Change in depressive symptoms in the Baltimore longitudinal study of aging

Adam Davey, Charles F. Halverson, Alan B. Zonderman, Paul T. Costa

Research output: Contribution to journalArticle

Abstract

Depressive symptoms have been represented in the research and clinical literature in terms of both an episodic phenomenon and as enduring individual differences. We investigated depressive symptoms longitudinally in a sample of older adults. Participants were 737 individuals (MAge = 73 years initially, 39% women) in the Baltimore Longitudinal Study of Aging who provided biennial Center for Epidemiological Studies-Depression data on up to five occasions over an 8-year period. We found both trait and state-residual variability, with symptoms increasing longitudinally on all subscales and accounting for an approximately 1-point increase per decade. Trait-like variability accounted for at least two thirds of the reliable variance. Interindividual differences were consistent over time, but occasion-specific variability diminished across occasions.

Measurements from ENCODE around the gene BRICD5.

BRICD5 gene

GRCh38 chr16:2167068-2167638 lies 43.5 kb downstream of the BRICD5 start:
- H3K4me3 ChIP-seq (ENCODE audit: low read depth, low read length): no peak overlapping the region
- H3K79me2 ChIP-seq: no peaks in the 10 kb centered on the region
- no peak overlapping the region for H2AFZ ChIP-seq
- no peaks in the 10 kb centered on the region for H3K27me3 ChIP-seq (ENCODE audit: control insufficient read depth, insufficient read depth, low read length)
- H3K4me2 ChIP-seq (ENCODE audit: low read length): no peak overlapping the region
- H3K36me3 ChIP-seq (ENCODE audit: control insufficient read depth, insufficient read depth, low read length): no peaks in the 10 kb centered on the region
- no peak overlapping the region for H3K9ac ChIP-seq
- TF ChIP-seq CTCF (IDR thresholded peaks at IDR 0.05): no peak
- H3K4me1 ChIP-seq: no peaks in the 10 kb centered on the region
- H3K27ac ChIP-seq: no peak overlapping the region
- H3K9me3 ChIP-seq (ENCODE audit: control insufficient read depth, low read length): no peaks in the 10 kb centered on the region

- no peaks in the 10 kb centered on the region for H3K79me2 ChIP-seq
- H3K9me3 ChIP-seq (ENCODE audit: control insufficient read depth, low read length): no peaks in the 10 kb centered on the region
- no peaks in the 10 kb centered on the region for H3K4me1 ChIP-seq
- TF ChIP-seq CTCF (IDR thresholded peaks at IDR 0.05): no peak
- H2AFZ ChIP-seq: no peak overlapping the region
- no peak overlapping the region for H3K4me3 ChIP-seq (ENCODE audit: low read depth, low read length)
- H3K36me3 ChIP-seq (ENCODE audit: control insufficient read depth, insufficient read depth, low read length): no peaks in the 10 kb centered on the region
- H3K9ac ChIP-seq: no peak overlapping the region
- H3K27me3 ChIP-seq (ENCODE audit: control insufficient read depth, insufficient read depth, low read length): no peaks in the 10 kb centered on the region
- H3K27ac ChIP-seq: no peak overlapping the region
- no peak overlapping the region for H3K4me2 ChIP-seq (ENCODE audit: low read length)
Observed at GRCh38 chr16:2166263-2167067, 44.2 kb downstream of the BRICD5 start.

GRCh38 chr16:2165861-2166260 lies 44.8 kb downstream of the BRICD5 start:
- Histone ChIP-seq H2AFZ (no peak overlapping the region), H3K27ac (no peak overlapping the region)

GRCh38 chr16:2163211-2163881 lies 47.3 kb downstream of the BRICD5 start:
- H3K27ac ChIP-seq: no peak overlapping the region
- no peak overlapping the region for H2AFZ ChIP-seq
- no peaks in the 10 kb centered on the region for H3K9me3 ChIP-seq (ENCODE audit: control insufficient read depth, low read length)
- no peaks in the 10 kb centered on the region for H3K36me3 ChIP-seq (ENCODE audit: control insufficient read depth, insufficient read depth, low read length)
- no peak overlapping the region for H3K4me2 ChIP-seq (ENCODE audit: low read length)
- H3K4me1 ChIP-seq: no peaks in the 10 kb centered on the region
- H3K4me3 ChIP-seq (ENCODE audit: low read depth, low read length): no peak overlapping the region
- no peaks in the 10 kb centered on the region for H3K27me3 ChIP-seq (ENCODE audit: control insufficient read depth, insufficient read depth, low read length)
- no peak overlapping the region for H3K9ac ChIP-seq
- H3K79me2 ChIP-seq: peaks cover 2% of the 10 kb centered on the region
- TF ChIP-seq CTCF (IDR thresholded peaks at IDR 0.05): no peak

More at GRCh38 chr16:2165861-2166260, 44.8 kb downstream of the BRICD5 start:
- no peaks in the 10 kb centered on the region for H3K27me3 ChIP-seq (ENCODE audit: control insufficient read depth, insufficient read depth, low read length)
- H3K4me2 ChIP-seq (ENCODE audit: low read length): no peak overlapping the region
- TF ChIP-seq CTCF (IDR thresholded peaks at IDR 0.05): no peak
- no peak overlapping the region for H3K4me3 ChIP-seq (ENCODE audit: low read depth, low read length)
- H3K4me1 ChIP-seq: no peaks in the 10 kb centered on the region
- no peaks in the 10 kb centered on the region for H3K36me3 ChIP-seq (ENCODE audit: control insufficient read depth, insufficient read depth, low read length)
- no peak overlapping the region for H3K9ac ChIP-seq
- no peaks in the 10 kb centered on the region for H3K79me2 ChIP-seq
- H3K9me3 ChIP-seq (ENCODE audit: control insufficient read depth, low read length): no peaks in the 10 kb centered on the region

Original languageEnglish (US)
Pages (from-to)P270-P277
JournalJournals of Gerontology - Series B Psychological Sciences and Social Sciences
Volume59
Issue number6
DOIs
StatePublished - Nov 2004
Externally publishedYes

ASJC Scopus subject areas

  • Health(social science)
  • Sociology and Political Science
  • Life-span and Life-course Studies

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